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Pilgrim numbers and some observations.


New Member
I just finished the Camino Frances, having walked from Cahors in France to Santiago from mid September to 28 October. Over the past 10 years I have walked various parts in France and Spain as well,so I could compare somewhat.

It is definitely much busier now than say in 2000, but still, if you choose your day trips right and the time (in Spain mainly in September/October) you can still walk for hours and hardly see anybody. Perhaps March/April is also quiet, but snow fall might become an impediment.I talked to many people including the Albergue supervisors/owners and I would like to offer
some observations, perhaps useful for planning purposes:

1. Many people, probably the majority walk the Camino in parts ( every year a portion); many others walk only the last 100 to 200km; many abandon the trip, either in the first week (injuries) or late in the Meseta part (exhaustion),but it is difficult if not impossible to get a handle on that number. So if we read that in September/October 100 or 200 people leave St Jean Pied de Port and 100 or 200 people receive their Compostela, this does not mean that a mass of 200 people move over the Camino.

2.In Spain you can divide the Camino Frances into 3 parts, the Roncesvalles to Logrono part, the Logrono to Leon/Astorga part, and the Astorga to Santiago. The first part will see many Spaniards and many abandonments. I have observed dozens who limped along the first week in Spain,suffering from knee problems, shinsplints, and of course blisters. Many people will skip the Logrono to Leon part, and in October there were hardly more than 30 or 40/day on that portion. And then finally the last part we were back again to about 100 (mainly Spanish) per day. Then there also groups of "luxury (car supported) pelgrims", especially the last part, who will use the Albergues as well, notwithstanding that they should not be admitted.
3.Many guidebooks (French, English, German and Spanish) desribe the same day trips. eg Pamplona, Puenta la Reina, Estella, Las Arcos. so consequently the Albergues in these places are relatively full, but if you chose to stay in Cizur Menor, Cirauqui,,Villamayor de Jardin, Torres del Rio over the same traject you would find yourself with only 10 or 15 people. I even stayed a few times ( ao Ages, San Nicolas del Real Camino, San Martin del Camino, La Faba) with only 3 people! So if you think outside the box you can escape the larger numbers.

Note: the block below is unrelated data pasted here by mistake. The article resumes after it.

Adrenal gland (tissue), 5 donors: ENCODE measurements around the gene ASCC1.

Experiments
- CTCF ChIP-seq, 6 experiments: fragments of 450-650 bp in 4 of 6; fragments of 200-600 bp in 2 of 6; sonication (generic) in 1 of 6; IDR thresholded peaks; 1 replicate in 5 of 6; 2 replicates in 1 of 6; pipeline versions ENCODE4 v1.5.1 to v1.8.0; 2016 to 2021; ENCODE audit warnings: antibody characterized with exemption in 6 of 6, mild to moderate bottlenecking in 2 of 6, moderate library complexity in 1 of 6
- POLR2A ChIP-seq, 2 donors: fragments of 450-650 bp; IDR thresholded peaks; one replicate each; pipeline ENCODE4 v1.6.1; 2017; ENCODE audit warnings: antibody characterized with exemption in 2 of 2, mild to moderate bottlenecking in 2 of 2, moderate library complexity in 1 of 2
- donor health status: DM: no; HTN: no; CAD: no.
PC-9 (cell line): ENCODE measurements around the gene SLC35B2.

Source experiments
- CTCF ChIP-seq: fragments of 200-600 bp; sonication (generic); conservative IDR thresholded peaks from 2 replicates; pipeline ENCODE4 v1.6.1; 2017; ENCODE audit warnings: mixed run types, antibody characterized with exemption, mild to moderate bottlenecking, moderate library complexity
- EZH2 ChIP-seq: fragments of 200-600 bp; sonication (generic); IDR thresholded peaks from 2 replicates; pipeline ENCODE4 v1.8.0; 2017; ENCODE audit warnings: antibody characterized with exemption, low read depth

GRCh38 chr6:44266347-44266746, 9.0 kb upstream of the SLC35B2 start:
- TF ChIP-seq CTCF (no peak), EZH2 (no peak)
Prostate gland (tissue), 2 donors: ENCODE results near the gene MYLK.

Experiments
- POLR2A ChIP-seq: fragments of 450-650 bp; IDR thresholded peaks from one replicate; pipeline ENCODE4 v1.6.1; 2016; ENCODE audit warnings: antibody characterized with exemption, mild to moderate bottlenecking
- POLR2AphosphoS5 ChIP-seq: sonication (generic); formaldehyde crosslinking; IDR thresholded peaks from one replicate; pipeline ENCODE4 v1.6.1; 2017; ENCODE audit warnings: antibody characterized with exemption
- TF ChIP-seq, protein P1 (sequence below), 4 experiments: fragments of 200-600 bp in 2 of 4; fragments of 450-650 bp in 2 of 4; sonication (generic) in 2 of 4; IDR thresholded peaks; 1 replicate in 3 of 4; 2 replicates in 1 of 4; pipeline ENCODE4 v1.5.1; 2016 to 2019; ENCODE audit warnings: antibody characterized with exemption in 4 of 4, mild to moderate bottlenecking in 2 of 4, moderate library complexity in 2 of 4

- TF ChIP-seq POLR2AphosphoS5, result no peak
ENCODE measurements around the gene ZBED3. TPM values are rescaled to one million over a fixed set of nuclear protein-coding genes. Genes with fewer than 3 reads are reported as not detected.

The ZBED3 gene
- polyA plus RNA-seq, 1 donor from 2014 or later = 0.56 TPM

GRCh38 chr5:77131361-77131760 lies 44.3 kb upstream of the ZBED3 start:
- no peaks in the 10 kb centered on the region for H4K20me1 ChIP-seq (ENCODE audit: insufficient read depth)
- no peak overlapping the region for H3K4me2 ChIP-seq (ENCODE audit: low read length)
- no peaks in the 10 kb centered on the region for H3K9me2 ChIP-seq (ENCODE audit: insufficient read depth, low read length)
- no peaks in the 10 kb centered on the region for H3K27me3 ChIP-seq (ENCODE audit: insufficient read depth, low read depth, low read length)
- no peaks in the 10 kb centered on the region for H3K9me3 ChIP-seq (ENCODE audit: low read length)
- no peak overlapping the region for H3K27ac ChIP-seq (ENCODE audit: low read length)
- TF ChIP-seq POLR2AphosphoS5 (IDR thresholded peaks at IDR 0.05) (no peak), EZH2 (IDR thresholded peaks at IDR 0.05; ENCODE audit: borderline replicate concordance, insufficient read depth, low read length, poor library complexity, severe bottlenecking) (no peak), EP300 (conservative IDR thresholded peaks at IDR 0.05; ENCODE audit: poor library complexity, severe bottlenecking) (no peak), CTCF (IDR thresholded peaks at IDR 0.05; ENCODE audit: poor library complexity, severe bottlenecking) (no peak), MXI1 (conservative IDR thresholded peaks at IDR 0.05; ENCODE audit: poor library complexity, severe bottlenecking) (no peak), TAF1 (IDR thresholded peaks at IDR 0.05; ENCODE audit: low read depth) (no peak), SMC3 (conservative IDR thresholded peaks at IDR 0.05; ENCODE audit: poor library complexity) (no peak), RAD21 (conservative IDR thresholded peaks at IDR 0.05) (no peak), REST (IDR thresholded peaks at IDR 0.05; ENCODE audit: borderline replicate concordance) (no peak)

4. In Navarra and Castilla y Leon there are many private Albergues, some of them very good, who charge 7 or 8 Euro, who still do not appear in many guidebooks. Most of them will have Internet access. In Galicia the number of private Albergues is very small, and most Galician Albergues do not have Internet. There you must look in the bars in the larger villages for that.
5. I was appalled by the trash and human waste along the trail. Only a few take their garbage with them.
6. Why is most of the graffiti in english, whilst english speaking pelgrims form a small minority? Do we have to do this?
7.Of course footwear is a personal choice, but I cannot believe that you can tackle pebble/cobble paths with soft soles and no ankle support! Virtually all the pathway from Logrono to Astorga falls into that category. I have seen many people suffer using inadequate footwear. On the other hand the Galician part is much easier on the feet.
8. Gites in France need to be reserved in advance by at least 2 days; in September they were all full. Most Gites close by mid October

I could say a lot more but I will keep it for now with this.Hope this helps;I will certainly offer my many updates to the pilgrim guide people of the Confraternity



Peter Robins

Veteran Member
Donating Member
kees said:
if you think outside the box you can escape the larger numbers.
but then, if you think outside the box, you probably won't be following the herd on the Camino Frances ;-)

kees said:
Why is most of the graffiti in english
for the same reason that a high proportion of the web is in English: it's the most widely known language. It's also considered 'cool' by many young people who do not have it as mother tongue - a good language pour épater les bourgeois (and I assume that is what graffiti is largely for). I don't think you can assume that because it's in English it's written by people with English as mother tongue.


Staff member
Donating Member
Thanks for your observations Kees. I think your observations will help many plan their pilgrimage, especially those who are looking for fewer crowds.

Thanks again,

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